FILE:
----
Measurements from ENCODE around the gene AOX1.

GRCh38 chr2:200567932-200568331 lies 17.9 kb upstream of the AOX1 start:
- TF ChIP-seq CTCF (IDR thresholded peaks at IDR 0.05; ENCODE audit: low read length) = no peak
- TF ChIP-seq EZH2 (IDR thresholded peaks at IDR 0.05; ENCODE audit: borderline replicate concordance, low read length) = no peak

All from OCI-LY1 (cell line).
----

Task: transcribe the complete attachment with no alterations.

Measurements from ENCODE around the gene AOX1.

GRCh38 chr2:200567932-200568331 lies 17.9 kb upstream of the AOX1 start:
- TF ChIP-seq CTCF (IDR thresholded peaks at IDR 0.05; ENCODE audit: low read length) = no peak
- TF ChIP-seq EZH2 (IDR thresholded peaks at IDR 0.05; ENCODE audit: borderline replicate concordance, low read length) = no peak

All from OCI-LY1 (cell line).